CGP Grey has now turned his attention to the Brexit options. He talks very fast on this following video. In fact, I don’t remember him talking this fast on any of his previous videos. He talks faster than the actors on West Wing. In 6’57” he beautifully explains the Brexit scenario and the post-Brexit options. It really is brilliant.

Posted in Online politics | 4 Comments

Through careful language, Theresa May leaves her options open on Brexit

I’ve mentioned before that Theresa May is, as one might expect, using very careful language on post-Brexit options.

In her leadership launch statement, she said:

Posted in Op-eds | Also tagged | 24 Comments

Nick Clegg: We need more than warm words and bromide from May

In his first few hours as our EU Spokesperson, we’ve had more sense from Nick Clegg than we’ve had from the whole government in the four awful weeks since the referendum.

Tonight he was on Radio 4’s PM programme saying that it was really important that we started to see some detail from the Government on its plans for Britain’s exit from the EU. We need, he said, a very detailed plan to extricate ourselves from the complex web of economic and legal ties between us and the EU.

He said that if the Government wanted to retain the closest possible ties with the single market, their own backbenchers would kick off.

You can listen to his interview here from about 39:30.

In a piece for the i newspaper, Nick pointed out a few discrepancies between what the Tories say they want and the likelihood of it happening without compromise:

Theresa May can’t, for example, promise that we will be able to enjoy all the benefits to our economy that full access to the world’s largest borderless single market will bring, without accepting freedom of movement in return. So which is it? What matters more – our economy and jobs or clamping down on immigration?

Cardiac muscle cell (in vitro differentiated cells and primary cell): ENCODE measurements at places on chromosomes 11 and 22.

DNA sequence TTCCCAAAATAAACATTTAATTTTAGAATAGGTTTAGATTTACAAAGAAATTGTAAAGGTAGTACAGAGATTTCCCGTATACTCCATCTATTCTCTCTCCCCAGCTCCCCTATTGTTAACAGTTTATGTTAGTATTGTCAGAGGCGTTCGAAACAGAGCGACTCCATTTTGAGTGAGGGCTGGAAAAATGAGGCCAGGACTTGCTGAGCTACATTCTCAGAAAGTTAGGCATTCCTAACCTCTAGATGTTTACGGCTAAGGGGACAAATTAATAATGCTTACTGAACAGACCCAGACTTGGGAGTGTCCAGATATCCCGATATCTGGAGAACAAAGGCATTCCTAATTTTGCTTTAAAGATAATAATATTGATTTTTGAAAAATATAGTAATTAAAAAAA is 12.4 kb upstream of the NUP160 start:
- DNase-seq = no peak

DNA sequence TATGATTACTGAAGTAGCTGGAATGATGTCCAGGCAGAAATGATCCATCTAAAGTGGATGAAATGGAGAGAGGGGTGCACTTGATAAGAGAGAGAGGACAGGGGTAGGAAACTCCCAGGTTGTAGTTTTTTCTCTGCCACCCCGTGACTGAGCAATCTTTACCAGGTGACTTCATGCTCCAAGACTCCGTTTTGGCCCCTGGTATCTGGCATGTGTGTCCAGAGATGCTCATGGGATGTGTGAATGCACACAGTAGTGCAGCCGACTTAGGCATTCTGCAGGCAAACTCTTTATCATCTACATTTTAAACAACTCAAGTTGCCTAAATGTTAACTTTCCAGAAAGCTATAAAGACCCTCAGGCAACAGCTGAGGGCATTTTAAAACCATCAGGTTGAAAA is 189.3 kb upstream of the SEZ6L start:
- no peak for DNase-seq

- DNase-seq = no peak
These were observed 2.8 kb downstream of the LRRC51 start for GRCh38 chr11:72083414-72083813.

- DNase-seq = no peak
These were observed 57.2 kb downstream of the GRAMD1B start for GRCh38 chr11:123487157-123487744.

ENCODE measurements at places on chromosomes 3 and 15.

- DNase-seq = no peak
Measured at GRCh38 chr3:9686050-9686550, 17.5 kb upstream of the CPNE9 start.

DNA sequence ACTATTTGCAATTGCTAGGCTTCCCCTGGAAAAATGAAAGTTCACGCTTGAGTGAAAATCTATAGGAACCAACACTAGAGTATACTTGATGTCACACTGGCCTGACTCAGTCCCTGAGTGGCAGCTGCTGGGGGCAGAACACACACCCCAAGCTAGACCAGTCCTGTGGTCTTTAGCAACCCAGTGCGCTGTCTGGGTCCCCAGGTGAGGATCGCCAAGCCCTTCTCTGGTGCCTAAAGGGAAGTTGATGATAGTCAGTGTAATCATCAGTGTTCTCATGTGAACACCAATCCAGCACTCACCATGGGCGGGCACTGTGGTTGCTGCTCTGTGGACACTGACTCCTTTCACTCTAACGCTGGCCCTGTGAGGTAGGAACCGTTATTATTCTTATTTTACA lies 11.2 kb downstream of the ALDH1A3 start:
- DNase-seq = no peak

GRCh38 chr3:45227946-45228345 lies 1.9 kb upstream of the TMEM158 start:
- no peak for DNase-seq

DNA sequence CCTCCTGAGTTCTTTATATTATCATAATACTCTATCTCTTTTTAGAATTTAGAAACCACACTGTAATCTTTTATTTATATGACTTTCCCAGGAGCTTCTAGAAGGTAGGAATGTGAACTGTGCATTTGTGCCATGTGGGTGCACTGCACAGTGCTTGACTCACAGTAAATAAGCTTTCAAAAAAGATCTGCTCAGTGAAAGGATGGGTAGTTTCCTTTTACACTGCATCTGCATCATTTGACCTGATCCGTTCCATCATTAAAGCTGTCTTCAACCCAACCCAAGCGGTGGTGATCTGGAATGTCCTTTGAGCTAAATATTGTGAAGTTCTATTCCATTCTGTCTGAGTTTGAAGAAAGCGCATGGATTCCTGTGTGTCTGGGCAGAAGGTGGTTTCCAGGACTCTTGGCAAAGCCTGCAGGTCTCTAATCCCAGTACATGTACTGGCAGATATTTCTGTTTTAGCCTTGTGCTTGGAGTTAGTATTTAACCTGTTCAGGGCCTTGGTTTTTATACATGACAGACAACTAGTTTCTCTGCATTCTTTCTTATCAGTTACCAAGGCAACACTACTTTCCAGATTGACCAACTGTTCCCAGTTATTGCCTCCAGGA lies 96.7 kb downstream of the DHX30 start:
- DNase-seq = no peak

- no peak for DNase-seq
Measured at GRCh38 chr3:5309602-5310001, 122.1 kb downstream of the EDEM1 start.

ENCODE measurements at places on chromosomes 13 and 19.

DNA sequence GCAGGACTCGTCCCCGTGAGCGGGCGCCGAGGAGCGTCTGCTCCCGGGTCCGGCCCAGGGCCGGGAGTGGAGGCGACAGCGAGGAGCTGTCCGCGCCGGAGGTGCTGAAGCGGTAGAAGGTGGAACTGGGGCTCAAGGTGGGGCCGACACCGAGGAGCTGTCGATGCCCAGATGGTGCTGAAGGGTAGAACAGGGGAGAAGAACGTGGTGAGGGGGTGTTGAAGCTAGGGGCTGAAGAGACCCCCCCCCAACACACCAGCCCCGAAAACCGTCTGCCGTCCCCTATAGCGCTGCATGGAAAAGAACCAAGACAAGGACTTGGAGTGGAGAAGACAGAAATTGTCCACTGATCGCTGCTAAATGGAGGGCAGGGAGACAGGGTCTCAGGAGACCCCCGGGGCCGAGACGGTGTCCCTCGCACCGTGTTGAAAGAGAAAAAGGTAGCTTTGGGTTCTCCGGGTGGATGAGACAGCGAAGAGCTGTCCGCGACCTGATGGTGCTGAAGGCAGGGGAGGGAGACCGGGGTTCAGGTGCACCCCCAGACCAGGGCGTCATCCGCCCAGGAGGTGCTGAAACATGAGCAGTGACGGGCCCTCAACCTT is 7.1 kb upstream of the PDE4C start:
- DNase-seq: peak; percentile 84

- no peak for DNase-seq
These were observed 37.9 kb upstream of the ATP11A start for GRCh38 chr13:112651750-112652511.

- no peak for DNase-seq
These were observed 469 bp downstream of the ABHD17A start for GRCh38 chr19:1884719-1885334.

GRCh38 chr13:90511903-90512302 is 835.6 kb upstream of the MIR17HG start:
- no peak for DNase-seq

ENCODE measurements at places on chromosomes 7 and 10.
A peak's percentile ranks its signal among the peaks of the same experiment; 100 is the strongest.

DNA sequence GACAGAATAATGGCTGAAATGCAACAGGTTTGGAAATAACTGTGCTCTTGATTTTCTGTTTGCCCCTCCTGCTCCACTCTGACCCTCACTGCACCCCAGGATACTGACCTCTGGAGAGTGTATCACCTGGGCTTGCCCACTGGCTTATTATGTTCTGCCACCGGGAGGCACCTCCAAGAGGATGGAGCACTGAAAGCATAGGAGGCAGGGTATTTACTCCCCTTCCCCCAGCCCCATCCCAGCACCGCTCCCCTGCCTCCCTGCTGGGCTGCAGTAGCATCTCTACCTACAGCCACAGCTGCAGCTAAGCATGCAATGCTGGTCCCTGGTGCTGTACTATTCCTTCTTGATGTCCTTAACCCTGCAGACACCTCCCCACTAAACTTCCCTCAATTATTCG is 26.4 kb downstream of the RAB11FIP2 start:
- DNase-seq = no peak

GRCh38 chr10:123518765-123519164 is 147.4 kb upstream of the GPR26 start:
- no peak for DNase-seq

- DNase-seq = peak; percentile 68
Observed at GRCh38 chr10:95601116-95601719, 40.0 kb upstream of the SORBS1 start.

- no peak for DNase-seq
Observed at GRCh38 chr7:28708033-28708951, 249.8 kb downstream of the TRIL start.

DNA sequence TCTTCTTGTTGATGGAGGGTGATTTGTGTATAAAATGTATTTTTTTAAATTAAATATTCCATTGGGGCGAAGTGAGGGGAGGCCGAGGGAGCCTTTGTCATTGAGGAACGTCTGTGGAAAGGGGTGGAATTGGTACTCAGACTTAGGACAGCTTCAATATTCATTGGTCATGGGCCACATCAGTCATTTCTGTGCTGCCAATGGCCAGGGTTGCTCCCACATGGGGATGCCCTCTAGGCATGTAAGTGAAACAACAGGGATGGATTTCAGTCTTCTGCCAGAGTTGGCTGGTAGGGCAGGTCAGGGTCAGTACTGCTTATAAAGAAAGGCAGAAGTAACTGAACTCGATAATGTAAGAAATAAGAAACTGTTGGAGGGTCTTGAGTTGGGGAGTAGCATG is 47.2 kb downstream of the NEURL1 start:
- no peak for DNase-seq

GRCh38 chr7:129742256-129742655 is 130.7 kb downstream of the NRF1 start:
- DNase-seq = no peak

David Davis, Theresa May’s new Brexit minister, appears to believe the single market is just a free trade arrangement. It isn’t. Free trade means removing tariffs so that companies can trade without paying different levels of tax on the goods they buy and sell. But the single market is much more ambitious. It is about harmonising all the standards and regulations that apply to goods and services across Europe, so that companies can trade with each other on a truly level playing field.

So it’s good that someone is on the case. He sets out his own plans:

Posted in Op-eds | Also tagged and | 18 Comments

Vince, Brexit and inequality: a day at the Social Liberal Forum Conference

Vince  Cable SLF Conference 2016The alarm call at 4:30 was pretty brutal. I suppose it was my own fault. I could have been sensible and not have drunk large quantities of wine at a wonderful dinner with friends and got home before 12:30, but you only live once and all that.

So, I felt a little weary heading off to London for the Social Liberal Forum’s annual conference.

The event took place in the Resources for London building – definitely worth going to if you are planning a similar event. It’s a super space with halls and breakout rooms all on one floor. Our Mary Reid has a leading role in organising this event every year and she always does a brilliant job. Everything is run with efficiency and the programme is planned so that there is enough time for socialising and networking.